Big government statists eschew the power of the free market. Without government regulation of business, they’ll tell you, there would be large business monopolies. Never mind that there never has been a monopoly that did not become so without government interference in the marketplace.
Following Burger King Worldwide’s announcement that it would acquire Ontario-based Tim Hortons — a coffee and doughnut chain — and move the new company’s headquarters to Canada in order to take advantage of that country’s lower corporate tax rate, we learned a little more about the hypocrisy of big government statists.
First, the deal is being largely financed by Warren Buffett. Buffet, you may recall, is Barack Obama’s poster child for the White House’s “tax fairness” campaign. Back in 2011, Obama proposed the adoption of a “Buffett Rule” that would prohibit wealthy Americans from claiming the tax breaks and deductions provided them under current IRS law. The Buffett Rule would require millionaires to pay an effective tax rate of at least 30 percent. On the White House’s website we learn that the Buffett Rule is “a simple principle of tax fairness that asks everyone to pay their fair share.”
“Fair share” is one of the favorite code words of the elites, though no one can explain what “fair share” means. And although the elites want to make sure you pay your fair share, they don’t hesitate to take advantage of any and all loopholes granted them — as in Obama has investments in the Cayman Islands.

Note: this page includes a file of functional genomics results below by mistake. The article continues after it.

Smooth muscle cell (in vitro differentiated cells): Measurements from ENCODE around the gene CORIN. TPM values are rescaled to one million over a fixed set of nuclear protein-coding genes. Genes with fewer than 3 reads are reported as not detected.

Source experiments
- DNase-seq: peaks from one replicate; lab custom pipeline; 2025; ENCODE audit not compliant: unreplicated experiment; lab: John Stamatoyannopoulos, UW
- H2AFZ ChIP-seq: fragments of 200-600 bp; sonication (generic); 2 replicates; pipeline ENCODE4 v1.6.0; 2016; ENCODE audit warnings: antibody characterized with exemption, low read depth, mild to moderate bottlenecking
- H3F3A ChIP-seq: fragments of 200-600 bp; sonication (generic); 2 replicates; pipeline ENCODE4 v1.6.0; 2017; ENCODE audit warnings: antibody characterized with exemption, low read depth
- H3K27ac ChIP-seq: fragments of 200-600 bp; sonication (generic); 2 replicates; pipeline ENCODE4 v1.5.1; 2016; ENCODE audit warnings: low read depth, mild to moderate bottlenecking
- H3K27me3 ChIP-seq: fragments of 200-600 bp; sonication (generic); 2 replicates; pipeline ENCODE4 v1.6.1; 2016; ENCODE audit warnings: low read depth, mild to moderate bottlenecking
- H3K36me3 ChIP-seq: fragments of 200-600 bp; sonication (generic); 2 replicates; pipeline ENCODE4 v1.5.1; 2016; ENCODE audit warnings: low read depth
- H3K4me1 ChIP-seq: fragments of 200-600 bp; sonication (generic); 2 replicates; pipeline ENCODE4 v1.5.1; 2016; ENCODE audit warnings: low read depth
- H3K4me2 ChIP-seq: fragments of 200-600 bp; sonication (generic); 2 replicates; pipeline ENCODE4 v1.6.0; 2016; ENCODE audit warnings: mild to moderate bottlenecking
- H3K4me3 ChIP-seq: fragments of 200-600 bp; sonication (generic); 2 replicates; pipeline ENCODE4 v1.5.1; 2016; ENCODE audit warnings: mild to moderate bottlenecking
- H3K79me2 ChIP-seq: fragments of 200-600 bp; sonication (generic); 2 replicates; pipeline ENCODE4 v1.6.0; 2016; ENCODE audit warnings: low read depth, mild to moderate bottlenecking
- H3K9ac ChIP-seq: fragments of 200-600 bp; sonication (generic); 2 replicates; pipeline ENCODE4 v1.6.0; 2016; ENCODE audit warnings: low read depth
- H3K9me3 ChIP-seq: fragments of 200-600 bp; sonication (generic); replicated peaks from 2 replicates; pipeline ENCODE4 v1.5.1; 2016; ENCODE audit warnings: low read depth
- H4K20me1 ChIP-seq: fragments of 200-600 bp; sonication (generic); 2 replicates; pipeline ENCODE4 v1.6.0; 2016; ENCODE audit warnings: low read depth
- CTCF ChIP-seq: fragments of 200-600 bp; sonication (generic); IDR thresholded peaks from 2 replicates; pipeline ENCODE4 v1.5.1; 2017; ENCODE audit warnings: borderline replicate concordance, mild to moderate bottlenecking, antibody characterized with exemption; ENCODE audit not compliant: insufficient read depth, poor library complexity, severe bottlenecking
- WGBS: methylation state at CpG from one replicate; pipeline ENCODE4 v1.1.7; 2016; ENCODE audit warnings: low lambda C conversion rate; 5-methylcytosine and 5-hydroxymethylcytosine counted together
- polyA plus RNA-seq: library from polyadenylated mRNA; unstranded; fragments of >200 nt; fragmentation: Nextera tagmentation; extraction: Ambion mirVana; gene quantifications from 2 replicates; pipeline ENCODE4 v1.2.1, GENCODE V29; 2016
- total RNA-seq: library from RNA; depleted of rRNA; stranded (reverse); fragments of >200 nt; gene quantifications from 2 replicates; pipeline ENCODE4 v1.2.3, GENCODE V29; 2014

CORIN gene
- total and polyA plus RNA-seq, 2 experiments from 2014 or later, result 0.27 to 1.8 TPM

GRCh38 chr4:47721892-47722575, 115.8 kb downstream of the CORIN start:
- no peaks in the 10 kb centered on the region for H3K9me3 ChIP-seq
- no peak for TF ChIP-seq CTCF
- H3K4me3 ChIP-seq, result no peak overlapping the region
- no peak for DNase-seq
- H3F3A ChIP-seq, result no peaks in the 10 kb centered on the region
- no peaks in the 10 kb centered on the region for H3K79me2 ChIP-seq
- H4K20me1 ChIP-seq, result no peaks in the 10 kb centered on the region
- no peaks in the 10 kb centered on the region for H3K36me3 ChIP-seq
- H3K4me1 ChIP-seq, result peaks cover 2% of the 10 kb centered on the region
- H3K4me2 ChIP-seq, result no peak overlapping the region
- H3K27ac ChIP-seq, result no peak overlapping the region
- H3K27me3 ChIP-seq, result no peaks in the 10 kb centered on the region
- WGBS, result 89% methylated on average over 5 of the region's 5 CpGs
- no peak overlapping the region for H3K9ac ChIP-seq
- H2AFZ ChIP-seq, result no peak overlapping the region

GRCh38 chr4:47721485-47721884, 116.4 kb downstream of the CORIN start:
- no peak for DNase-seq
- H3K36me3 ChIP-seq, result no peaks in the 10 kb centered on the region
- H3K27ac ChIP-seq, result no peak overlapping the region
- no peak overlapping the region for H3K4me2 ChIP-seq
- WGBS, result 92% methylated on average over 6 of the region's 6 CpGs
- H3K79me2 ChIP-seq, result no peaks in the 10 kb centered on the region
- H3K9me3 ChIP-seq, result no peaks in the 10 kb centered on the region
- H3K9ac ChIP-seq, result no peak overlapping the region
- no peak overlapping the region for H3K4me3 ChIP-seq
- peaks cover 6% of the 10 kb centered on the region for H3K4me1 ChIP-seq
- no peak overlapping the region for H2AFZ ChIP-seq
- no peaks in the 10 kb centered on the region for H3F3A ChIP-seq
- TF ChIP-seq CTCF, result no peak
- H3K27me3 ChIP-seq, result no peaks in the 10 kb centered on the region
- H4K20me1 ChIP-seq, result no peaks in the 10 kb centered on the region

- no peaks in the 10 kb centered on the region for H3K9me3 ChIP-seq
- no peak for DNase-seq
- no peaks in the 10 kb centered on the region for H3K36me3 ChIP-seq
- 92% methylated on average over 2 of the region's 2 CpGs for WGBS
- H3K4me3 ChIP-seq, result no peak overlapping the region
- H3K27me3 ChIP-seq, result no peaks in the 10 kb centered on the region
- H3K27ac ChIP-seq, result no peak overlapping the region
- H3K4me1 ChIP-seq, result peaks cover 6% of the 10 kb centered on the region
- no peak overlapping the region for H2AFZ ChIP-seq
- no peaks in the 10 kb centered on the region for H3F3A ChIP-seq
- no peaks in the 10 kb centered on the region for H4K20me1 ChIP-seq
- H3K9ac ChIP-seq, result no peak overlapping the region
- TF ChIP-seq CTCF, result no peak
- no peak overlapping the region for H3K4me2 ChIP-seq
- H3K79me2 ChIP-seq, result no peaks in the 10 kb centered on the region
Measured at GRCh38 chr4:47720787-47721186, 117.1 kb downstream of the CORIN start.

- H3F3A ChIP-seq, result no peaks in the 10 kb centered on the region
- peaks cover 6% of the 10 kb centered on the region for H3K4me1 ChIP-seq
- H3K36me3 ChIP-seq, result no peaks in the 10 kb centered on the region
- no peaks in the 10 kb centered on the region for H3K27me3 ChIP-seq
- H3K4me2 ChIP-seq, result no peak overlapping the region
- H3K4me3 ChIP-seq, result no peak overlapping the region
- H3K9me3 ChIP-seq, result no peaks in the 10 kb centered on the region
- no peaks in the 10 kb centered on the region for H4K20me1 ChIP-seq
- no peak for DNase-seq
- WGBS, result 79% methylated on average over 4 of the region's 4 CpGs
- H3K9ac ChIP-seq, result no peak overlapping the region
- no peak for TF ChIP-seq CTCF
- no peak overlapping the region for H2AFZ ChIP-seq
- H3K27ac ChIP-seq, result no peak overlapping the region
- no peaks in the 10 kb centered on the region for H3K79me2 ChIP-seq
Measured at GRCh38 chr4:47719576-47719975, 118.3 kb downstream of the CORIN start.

In order to ensure corporations like Burger King pay their “fair share,” statist Sen. Sherrod Brown (D-Ohio) repeated his call for a global minimum tax rate. Sherrod wants to lower the U.S. corporate tax rate (a great idea) but establish a global minimum tax rate (a very bad one).
Why is it a bad one? It is an attack on the free market and another step toward One World Government.
It’s natural for companies (and people) to want to keep what they earn. If one country offers a lower tax rate, that incentivizes companies to move there. Rather than establish a global minimum tax rate, the U.S. should lower (or eliminate) its corporate tax rate to make it competitive so that American firms will return and foreign companies will want to move their headquarters here.
That will create jobs and grow the economy far better than any gimmicky “tax fairness” initiatives will.
But statists don’t appreciate realistic economic lessons, so they’ve pulled out their long knives. Sherrod is leading the call to boycott Burger King because trying to keep what you earn has somehow become unpatriotic.
What’s truly unpatriotic is advocating collectivism, confiscatory taxes and One World Government.
And if you want to boycott Burger King, do it because its so-called food is bad for you, not because it wants to keep the money it makes.